Perennial Food Plot Pros and Cons
When ensuring optimal nutrition for your land’s deer population, your food plot is front of mind. Two things to consider when thinking about optimal food plots are seasonal availability and longevity. Based on your needs, budget, and specific land challenges (like soil types and nutritional levels), you can choose between a perennial food plot or annual. Sometimes you can even utilize both.
The Differences Between a Perennial Food Plot and an Annual
Annual food plots live like their name suggests: They spurt from seed, grow for many months, reseed, and then die off before one year is out. Typically, annuals can be planted in either spring for the warm season or in fall for the cold season. The spring plants last until that same year’s hard frost—while fall plants persist through the following year’s summer. No matter the season planted, the timespan of life remains the same: less than one full year.
Conversely, a perennial food plot will flourish from an established system for longer than one year. On average, perennials will last for two or more years. This can fluctuate depending on the species of perennial, geography, weather, insect population, soil type, presence of disease, and so forth. Red clover, alsike clover, alfalfa, chicory, and white clovers are all frequent perennial candidates.
The Pros and Cons
For those avid in hunting and/or deer management, the choice between a perennial food plot and an annual one can come down to the prevailing pros and cons of each. Before deciding either way (or even combining tactics), there should be a deep consideration of which works best in providing quality forage at different times of the year. This consideration can even become the main deciding factor when all is said and done.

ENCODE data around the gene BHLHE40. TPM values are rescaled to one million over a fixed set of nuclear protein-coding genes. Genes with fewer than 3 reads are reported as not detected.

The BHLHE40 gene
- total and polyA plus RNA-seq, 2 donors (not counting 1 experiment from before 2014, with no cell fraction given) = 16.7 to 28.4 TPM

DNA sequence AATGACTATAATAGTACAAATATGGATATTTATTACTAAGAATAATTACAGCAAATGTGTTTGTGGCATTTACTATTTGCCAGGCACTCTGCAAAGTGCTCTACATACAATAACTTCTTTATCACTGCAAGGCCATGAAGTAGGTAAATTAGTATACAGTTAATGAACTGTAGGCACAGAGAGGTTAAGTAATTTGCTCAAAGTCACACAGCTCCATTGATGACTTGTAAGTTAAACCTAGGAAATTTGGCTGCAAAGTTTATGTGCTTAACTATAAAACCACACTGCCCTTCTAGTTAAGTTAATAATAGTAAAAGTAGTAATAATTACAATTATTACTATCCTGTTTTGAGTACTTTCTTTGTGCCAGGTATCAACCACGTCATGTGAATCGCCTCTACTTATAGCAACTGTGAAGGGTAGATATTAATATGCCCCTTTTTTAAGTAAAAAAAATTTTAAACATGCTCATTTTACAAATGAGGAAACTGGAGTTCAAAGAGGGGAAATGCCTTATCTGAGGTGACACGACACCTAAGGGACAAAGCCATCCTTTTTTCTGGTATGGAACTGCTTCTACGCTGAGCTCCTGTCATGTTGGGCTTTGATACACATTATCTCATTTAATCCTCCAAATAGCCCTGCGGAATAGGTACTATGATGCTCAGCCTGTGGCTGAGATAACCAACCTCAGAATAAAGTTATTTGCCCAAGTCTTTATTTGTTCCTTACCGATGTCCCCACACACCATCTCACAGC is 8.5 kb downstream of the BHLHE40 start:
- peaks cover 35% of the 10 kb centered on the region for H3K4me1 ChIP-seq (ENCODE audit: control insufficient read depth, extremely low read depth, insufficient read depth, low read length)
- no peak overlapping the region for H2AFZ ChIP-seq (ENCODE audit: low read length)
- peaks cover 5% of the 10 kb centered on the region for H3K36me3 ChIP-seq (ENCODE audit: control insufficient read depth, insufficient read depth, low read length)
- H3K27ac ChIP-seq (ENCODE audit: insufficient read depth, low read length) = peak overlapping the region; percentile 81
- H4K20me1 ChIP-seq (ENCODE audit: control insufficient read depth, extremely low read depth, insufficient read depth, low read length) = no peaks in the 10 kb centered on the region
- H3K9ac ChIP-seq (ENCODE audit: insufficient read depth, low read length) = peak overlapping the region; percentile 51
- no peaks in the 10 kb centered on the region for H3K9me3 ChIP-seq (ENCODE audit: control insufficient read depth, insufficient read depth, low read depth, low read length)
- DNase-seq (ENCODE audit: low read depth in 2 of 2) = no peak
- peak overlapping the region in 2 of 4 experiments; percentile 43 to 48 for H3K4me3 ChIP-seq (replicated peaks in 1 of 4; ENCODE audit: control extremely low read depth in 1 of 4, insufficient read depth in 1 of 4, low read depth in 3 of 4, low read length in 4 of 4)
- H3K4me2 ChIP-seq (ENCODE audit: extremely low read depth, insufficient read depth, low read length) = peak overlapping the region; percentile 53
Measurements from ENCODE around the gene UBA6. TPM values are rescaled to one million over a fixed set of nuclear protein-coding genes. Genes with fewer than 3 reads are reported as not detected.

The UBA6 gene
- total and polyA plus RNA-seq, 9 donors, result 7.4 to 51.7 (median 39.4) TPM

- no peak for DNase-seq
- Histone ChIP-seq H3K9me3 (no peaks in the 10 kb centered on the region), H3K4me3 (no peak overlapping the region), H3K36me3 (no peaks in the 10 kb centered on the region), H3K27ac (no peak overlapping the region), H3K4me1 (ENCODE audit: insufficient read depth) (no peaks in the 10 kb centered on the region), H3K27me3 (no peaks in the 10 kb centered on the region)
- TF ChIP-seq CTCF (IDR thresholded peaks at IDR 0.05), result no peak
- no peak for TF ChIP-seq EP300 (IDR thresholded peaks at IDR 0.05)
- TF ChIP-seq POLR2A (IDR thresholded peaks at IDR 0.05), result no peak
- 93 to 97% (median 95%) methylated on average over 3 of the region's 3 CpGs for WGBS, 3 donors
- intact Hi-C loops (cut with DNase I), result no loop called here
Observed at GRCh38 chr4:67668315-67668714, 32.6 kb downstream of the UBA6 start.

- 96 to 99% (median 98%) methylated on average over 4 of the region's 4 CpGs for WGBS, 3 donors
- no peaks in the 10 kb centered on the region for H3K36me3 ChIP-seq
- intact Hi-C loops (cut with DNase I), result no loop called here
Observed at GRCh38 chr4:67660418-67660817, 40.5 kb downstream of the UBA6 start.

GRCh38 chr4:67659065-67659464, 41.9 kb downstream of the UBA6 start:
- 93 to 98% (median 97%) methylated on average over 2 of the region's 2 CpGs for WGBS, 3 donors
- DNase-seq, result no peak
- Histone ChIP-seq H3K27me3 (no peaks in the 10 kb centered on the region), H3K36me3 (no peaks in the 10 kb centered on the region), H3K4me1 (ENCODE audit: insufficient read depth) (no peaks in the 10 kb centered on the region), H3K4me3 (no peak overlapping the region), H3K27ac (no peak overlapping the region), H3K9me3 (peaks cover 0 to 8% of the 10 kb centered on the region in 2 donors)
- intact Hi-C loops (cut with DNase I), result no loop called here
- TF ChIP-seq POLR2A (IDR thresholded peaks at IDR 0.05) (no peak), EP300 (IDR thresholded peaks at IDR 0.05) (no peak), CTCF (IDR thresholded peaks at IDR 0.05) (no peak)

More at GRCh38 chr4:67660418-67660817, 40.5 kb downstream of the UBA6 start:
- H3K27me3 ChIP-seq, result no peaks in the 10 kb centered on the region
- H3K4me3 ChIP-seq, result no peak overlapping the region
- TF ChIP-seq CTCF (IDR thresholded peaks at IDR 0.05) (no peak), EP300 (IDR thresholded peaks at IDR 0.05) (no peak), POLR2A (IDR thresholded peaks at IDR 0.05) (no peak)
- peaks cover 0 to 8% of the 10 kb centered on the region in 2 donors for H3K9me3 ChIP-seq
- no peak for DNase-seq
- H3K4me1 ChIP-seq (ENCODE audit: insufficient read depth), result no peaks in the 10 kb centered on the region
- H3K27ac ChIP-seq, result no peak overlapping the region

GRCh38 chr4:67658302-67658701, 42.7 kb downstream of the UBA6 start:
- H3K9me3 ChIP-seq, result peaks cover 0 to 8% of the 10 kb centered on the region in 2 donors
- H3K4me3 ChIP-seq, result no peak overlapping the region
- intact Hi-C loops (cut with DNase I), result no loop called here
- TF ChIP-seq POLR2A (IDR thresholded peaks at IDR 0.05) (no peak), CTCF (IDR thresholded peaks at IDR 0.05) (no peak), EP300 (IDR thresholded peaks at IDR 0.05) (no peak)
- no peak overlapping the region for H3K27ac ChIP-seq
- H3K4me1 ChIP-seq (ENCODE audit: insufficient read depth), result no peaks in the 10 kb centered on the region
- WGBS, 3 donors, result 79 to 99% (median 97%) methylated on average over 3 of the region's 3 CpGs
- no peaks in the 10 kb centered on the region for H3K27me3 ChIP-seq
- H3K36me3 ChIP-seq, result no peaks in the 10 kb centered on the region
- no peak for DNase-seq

Typically, annual forages excel at producing quality food plots during two main deer stress periods: later summer and winter. These two periods are typified by food scarcity, with late winter coinciding as a signature time for post-rut recovery. For this reason, planting cold-season annuals could prove beneficial, as it offers more food sources during this significant late winter stretch. However, only a few annual food plot varieties can adequately account for both stress periods.
On the other hand, Perennial food plots work great at providing food sources in the spring and summer, when whitetails see rapid growth and development. The downside to a perennial food plot is its potential downturn in food production during the two stress periods. Luckily, the southeastern U.S. usually doesn’t see very harsh winters, so the late winter stretch isn’t as bleak in terms of food availability.
When it comes to budgets, a perennial food plot tends to be cheaper depending on the species since there’s less seed needed per acre. However, this is not always the case, as annuals can mean less maintenance overall and may not need as many spray and herbicide treatments during the summer. Additionally, annuals need to be fertilized once per year, while perennials often require fertilization in both the fall and spring.
What Works Best
At the end of the day, it’s hard to say. Both perennials and annuals have their benefits and trade-offs. That can make it difficult to decide which way to go. Sometimes, it’s even best to use a mixture of both types of food plots, given the soil type, kind of tract, and area-specific challenges related to deer management at hand. What works best for your tract often takes time, repetition, and agricultural ingenuity to ultimately figure out.
Do you want to know more about land or deer management? Tutt Land Company can help in these endeavors—and all things rural land. Reach out to us if you want to buy, sell, or manage land, and we’ll be more than happy to get back to you and work something out!